Total thrombin-activatable fibrinolysis inhibitor (TAFI) antigen and pro-TAFI in patients with haemophilia A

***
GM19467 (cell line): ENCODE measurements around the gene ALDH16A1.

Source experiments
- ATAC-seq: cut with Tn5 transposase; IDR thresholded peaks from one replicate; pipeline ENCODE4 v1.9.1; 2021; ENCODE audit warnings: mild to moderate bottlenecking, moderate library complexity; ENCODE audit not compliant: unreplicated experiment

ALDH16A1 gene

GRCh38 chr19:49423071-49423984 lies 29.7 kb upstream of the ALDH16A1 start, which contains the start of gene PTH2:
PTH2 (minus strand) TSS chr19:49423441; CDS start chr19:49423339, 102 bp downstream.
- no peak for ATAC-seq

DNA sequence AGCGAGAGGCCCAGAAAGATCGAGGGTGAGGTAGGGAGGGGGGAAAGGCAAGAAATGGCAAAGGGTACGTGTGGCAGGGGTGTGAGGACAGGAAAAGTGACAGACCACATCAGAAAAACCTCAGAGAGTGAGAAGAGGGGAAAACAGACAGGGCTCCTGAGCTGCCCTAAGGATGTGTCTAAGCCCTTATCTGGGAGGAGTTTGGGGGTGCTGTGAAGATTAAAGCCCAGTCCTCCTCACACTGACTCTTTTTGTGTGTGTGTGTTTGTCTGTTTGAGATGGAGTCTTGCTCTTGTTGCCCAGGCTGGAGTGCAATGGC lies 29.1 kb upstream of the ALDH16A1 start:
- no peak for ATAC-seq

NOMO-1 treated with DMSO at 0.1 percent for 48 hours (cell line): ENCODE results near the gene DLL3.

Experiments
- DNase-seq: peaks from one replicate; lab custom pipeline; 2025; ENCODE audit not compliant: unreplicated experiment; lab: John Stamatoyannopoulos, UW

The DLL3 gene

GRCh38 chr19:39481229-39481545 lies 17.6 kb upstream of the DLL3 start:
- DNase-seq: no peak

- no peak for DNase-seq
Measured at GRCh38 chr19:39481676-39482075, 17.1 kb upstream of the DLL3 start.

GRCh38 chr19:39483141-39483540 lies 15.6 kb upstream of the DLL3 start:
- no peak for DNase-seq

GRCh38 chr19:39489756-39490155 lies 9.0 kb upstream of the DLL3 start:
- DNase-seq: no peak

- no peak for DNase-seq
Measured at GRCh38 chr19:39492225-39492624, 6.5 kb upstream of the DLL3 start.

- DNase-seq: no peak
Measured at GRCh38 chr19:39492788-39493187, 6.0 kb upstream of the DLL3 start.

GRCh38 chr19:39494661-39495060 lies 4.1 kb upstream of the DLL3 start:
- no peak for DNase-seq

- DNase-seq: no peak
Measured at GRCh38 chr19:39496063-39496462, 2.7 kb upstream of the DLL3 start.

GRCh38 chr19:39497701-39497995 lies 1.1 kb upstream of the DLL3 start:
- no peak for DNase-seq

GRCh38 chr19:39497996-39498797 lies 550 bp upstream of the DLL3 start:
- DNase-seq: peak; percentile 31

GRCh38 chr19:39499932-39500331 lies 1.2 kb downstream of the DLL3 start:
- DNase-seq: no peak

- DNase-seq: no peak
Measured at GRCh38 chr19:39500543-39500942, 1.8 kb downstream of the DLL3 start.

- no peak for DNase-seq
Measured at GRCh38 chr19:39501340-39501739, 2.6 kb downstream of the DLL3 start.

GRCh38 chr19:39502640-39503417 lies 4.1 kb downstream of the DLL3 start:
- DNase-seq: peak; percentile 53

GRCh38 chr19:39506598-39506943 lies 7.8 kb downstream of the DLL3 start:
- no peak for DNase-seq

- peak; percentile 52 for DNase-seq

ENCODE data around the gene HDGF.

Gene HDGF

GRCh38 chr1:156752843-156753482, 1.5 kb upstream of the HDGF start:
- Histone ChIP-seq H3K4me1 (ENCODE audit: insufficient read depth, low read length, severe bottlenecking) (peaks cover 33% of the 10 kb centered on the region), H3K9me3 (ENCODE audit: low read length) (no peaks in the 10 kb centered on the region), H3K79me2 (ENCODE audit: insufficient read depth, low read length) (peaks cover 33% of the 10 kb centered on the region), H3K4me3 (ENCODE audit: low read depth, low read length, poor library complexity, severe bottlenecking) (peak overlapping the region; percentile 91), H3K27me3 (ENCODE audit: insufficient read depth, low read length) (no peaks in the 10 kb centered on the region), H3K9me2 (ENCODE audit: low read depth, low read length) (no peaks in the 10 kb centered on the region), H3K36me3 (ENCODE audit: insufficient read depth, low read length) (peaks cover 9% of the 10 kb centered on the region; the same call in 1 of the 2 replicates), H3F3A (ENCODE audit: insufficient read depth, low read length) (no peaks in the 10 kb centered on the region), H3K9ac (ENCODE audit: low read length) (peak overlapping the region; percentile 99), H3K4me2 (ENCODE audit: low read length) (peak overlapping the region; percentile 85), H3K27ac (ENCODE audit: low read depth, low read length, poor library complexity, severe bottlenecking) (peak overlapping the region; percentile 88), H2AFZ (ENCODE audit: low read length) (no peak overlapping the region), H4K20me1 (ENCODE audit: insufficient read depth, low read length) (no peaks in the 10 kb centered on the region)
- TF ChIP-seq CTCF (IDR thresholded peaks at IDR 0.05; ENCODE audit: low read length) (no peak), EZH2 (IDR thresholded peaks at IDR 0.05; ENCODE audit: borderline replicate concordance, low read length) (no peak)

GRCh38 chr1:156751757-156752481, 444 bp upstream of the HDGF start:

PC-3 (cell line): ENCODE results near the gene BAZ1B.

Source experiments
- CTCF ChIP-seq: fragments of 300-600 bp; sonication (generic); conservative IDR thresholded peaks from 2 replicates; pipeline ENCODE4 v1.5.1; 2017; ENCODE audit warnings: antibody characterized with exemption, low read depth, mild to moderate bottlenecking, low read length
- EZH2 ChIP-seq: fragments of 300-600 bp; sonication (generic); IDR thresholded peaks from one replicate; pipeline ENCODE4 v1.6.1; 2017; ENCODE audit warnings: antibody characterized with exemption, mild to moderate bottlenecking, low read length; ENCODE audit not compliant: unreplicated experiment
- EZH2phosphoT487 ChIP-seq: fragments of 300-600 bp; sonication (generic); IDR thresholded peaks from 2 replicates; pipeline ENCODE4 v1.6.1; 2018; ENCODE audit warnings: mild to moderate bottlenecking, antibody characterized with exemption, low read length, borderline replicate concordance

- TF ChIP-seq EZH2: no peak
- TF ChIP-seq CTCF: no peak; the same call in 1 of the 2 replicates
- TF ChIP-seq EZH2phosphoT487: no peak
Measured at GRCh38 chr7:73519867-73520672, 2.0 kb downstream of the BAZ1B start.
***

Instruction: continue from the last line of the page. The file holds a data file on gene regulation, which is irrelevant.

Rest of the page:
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Pro-thrombin-activatable fibrinolysis inhibitor (pro-TAFI), also known as TAFI, procarboxypeptidase U, or procarboxypeptidase B, is a relatively recently described plasma glycoprotein synthesized in the liver. It can be catalysed into its active form, TAFI (TAFIa, carboxypeptidase U or B) by a complex of thrombin/thrombomodulin. TAFI can potentially inhibit fibrinolysis by removing carboxyterminal lysine residues from partially degraded fibrin, decreasing plasminogen binding on the surface of fibrin, which thereby results in a decrease of the fibrinolytic activity. As TAFI represents a connection between coagulation and fibrinolysis, it can be expected that TAFI levels are altered in different thrombotic and haemorrhagic diseases, such as haemophilia A. Total TAFI antigen (including pro-TAFI, TAFI and the inactive form of TAFI [TAFIi]) and pro-TAFI were determined in 17 patients with haemophilia A. Thirteen healthy age-matched volunteers served as controls. No significant difference in levels of total TAFI antigen was observed between controls and patients with haemophilia, although it was slightly decreased in patients with haemophilia. Pro-TAFI was significantly reduced in haemophilia patients compared to controls (P=0.0113). TAFI antigen levels similar to controls have already been described in different clinical conditions, including haemophilia A. Decrease of pro-TAFI in haemophilia A can be an additional factor, together with decrease in thrombin generation, which induces impaired activation of pro-TAFI to TAFI, and could cause accelerated fibrinolysis. This supports the validity of usage of antifibrinolytics in the treatment of haemophilia A. In this paper we use new nomenclature for TAFI, and we believe that this recommended terminology for different forms of TAFI can simplify further standardization in TAFI investigation.